Vicarious trauma is the cumulative emotional residue that a
counsellor may experience when working with people who have suffered traumatic
life events (Vicarious Trauma, 2018)
is a negative reaction to trauma exposure,
and includes a range of psychosocial symptoms.
Any person who works
with victims of trauma is at risk of being negatively impacted by the effects
of vicarious trauma.
Factors that make
counsellors or volunteers vulnerable to the risk of vicarious trauma include, prior traumatic experiences; social
isolation, both on and off the job; a tendency to avoid feelings, withdraw, or
assign blame to others in stressful situations; difficulty in expressing
feelings; a lack of preparation, orientation, training, and supervision in their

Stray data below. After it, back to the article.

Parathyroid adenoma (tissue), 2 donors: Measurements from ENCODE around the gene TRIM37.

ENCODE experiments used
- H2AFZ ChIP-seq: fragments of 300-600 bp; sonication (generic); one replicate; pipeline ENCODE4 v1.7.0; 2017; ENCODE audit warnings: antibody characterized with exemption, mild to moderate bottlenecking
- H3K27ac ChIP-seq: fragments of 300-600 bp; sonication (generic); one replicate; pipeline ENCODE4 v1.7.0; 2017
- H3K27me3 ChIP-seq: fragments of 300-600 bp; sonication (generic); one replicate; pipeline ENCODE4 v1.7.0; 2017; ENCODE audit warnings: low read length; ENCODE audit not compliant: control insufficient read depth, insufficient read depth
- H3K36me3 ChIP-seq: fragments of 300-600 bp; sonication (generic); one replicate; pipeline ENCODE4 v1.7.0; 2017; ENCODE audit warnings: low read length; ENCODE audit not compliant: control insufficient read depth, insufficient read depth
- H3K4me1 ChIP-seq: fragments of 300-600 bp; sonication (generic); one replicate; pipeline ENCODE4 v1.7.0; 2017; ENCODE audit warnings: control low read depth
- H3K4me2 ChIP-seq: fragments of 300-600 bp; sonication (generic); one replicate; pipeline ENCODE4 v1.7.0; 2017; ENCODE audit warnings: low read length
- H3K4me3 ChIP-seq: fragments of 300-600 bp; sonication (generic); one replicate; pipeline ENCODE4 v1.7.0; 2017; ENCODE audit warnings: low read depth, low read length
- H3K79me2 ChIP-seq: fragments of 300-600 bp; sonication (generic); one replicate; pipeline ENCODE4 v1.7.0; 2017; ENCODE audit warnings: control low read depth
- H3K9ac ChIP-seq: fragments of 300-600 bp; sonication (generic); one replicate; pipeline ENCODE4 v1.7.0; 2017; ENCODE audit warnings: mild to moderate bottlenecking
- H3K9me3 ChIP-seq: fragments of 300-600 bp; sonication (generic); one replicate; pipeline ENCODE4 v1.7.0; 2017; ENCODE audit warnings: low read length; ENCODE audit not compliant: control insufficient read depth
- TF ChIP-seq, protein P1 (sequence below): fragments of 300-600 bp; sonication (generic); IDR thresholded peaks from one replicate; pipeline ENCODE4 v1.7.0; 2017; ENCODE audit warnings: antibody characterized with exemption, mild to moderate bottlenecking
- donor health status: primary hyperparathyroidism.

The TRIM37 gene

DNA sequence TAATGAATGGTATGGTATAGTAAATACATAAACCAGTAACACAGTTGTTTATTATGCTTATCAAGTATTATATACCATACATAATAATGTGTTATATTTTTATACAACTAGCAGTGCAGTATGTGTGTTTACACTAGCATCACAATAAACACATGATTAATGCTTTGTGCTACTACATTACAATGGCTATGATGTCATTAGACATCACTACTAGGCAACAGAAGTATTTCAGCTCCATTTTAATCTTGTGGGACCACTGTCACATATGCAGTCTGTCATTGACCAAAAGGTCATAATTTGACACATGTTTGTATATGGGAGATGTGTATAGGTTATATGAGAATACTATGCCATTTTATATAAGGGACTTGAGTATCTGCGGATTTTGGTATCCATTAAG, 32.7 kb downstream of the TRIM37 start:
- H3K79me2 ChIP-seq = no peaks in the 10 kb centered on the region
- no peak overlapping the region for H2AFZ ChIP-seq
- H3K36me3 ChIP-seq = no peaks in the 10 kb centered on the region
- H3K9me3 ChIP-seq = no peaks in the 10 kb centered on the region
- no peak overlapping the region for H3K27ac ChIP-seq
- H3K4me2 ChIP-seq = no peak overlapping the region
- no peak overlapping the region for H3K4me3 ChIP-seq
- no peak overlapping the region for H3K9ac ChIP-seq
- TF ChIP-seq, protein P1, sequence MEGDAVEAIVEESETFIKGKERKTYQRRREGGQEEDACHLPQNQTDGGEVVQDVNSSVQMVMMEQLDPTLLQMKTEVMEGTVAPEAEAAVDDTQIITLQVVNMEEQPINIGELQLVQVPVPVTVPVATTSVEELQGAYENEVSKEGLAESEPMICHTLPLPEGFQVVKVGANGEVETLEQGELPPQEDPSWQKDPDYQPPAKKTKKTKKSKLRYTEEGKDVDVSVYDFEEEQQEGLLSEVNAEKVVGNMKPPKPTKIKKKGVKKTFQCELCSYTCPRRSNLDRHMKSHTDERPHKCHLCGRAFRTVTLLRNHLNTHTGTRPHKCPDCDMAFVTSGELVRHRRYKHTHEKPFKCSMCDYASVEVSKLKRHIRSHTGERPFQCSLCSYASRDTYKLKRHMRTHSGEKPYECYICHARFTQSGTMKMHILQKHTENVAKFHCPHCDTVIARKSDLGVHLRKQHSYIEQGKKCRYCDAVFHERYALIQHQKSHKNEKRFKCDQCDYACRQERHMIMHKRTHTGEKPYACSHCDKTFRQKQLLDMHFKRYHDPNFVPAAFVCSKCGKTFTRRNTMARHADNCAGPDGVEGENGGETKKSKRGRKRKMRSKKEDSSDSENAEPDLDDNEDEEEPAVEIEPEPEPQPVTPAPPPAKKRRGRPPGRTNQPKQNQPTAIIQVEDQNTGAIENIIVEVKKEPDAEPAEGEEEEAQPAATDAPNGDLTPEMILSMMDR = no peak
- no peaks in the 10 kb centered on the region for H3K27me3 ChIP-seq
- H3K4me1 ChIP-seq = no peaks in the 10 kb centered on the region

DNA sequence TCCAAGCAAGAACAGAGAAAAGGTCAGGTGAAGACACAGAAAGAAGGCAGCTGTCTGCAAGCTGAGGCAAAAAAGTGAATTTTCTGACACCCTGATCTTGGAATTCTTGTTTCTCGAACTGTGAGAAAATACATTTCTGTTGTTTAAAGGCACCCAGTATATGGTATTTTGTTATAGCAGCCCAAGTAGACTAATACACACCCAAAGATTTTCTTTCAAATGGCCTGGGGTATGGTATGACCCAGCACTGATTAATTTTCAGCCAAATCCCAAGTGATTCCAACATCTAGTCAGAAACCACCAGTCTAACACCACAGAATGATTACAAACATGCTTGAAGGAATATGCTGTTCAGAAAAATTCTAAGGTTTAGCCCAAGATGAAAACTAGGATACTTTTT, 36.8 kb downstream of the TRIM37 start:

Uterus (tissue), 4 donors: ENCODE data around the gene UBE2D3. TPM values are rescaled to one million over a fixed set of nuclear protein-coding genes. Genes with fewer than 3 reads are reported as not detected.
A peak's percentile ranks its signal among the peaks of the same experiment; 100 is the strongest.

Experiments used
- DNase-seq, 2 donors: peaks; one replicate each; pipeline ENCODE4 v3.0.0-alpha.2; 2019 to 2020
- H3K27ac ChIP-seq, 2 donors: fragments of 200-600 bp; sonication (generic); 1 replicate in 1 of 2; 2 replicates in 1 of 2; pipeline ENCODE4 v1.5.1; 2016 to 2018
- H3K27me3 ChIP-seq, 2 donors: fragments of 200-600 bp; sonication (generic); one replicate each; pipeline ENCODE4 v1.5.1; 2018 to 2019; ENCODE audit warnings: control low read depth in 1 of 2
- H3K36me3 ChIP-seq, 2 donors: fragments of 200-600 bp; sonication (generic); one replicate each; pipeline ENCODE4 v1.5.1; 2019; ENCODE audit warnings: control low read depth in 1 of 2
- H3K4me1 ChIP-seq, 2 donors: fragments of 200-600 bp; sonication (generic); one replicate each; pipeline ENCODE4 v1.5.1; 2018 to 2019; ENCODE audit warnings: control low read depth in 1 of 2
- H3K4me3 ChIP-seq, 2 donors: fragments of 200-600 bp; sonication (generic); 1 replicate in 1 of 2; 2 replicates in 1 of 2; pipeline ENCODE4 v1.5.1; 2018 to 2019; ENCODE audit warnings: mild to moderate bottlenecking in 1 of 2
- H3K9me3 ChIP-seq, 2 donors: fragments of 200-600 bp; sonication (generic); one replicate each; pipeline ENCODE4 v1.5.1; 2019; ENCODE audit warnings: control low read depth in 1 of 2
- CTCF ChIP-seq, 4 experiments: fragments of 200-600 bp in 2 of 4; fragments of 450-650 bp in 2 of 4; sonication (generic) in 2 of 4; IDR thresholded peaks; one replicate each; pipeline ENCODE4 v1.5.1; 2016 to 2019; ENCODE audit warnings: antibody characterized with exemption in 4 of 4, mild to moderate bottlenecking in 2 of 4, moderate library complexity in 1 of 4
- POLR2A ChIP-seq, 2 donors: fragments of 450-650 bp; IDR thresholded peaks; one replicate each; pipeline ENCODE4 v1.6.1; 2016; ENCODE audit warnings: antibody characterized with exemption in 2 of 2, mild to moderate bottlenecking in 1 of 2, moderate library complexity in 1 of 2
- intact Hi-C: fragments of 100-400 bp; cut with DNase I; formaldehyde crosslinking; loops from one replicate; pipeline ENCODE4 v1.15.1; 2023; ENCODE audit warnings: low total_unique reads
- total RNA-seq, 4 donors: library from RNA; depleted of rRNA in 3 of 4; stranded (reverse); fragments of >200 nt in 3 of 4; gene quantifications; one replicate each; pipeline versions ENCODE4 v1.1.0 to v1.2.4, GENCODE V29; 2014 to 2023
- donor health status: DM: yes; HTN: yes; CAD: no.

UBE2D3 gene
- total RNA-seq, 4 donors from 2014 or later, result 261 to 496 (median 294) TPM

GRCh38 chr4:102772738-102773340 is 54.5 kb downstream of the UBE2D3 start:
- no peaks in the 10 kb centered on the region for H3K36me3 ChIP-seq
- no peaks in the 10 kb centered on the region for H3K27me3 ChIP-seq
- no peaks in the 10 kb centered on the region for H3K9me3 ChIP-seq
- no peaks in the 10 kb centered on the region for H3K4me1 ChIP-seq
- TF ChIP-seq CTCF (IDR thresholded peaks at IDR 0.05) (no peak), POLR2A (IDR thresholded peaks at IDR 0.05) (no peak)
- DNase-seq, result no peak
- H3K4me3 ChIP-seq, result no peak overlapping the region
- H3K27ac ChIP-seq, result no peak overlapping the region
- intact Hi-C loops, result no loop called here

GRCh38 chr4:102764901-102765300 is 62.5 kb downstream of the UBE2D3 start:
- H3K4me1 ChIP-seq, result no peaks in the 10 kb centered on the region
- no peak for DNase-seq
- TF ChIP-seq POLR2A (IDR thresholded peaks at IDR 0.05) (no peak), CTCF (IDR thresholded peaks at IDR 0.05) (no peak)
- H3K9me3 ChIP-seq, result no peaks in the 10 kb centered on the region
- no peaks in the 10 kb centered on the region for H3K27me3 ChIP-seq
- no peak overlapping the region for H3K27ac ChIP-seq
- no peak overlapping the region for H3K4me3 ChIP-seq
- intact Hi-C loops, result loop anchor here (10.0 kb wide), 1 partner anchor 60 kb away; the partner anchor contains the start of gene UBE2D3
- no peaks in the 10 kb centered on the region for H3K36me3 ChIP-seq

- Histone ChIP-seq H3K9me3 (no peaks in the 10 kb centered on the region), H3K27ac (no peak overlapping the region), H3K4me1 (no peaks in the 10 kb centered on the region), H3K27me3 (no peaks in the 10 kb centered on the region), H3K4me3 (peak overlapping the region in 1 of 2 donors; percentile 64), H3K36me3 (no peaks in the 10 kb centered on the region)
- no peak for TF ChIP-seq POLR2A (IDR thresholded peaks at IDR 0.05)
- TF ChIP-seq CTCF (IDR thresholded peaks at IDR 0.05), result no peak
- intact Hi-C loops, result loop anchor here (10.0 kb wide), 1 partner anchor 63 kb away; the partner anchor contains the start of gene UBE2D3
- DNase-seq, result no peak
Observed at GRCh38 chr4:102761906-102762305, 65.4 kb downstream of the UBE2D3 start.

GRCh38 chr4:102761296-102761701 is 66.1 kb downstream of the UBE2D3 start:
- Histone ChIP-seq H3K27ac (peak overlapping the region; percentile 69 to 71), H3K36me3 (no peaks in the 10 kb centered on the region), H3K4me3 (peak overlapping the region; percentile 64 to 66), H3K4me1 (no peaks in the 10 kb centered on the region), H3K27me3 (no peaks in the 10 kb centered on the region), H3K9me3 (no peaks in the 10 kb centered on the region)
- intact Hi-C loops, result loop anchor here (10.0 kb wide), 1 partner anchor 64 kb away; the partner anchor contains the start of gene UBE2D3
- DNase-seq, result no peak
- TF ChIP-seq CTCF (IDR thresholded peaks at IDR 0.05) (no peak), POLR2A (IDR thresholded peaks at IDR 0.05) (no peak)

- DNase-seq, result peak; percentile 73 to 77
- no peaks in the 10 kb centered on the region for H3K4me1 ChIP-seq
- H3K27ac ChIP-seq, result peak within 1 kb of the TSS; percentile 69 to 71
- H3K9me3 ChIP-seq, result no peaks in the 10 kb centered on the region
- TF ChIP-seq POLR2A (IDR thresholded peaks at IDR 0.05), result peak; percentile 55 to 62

jobs; being new and less experienced at their jobs; constant and intense
exposure to trauma with little or no variation in work tasks; and a lack of an
effective and supportive process for discussing traumatic content of the work.
Everyone may experience
the effects of vicarious trauma differently. Negative reactions include, but
are not limited to difficulty in managing emotions; feeling emotionally numb or
shut down; fatigue, sleepiness, or difficulty falling asleep; physical problems
or complaints; being easily distracted; feeling hopeless about the future; relationship
problems; feeling vulnerable or worrying excessively about potential dangers; increased
irritability; aggressive, explosive, or violent outbursts and behaviour; destructive
coping or addictive behaviours; lack of or decreased participation in
activities that used to be enjoyable; avoiding work; and a combination of
symptoms that comprise a diagnosis of Posttraumatic Stress Disorder.
may be identified by talking to an individual about the impact of their work;
by discussing vicarious trauma as part of supervision; by discussing the
demands of loved one’s job and its impact on other family members; or through therapeutic
or professional assistance.